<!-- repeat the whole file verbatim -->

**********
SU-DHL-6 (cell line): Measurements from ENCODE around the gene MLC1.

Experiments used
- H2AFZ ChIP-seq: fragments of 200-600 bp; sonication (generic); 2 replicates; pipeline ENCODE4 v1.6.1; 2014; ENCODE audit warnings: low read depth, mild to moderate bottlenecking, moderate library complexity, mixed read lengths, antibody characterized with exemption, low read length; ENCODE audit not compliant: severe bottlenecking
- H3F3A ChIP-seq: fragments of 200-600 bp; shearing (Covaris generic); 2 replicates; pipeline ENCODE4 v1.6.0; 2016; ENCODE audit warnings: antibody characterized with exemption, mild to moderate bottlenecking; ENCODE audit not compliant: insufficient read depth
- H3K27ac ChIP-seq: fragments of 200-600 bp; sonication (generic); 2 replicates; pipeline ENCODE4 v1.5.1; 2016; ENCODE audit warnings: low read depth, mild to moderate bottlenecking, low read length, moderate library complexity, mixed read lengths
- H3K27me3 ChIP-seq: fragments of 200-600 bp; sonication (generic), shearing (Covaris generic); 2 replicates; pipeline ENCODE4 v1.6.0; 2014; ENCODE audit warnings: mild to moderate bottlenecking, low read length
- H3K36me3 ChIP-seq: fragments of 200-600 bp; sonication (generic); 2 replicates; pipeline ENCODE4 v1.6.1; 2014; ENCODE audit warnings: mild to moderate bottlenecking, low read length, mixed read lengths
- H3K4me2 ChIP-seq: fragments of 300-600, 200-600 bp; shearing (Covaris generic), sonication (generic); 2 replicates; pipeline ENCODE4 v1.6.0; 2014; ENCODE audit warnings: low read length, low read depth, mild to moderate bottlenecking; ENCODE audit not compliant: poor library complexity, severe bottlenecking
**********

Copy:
SU-DHL-6 (cell line): Measurements from ENCODE around the gene MLC1.

Experiments used
- H2AFZ ChIP-seq: fragments of 200-600 bp; sonication (generic); 2 replicates; pipeline ENCODE4 v1.6.1; 2014; ENCODE audit warnings: low read depth, mild to moderate bottlenecking, moderate library complexity, mixed read lengths, antibody characterized with exemption, low read length; ENCODE audit not compliant: severe bottlenecking
- H3F3A ChIP-seq: fragments of 200-600 bp; shearing (Covaris generic); 2 replicates; pipeline ENCODE4 v1.6.0; 2016; ENCODE audit warnings: antibody characterized with exemption, mild to moderate bottlenecking; ENCODE audit not compliant: insufficient read depth
- H3K27ac ChIP-seq: fragments of 200-600 bp; sonication (generic); 2 replicates; pipeline ENCODE4 v1.5.1; 2016; ENCODE audit warnings: low read depth, mild to moderate bottlenecking, low read length, moderate library complexity, mixed read lengths
- H3K27me3 ChIP-seq: fragments of 200-600 bp; sonication (generic), shearing (Covaris generic); 2 replicates; pipeline ENCODE4 v1.6.0; 2014; ENCODE audit warnings: mild to moderate bottlenecking, low read length
- H3K36me3 ChIP-seq: fragments of 200-600 bp; sonication (generic); 2 replicates; pipeline ENCODE4 v1.6.1; 2014; ENCODE audit warnings: mild to moderate bottlenecking, low read length, mixed read lengths
- H3K4me2 ChIP-seq: fragments of 300-600, 200-600 bp; shearing (Covaris generic), sonication (generic); 2 replicates; pipeline ENCODE4 v1.6.0; 2014; ENCODE audit warnings: low read length, low read depth, mild to moderate bottlenecking; ENCODE audit not compliant: poor library complexity, severe bottlenecking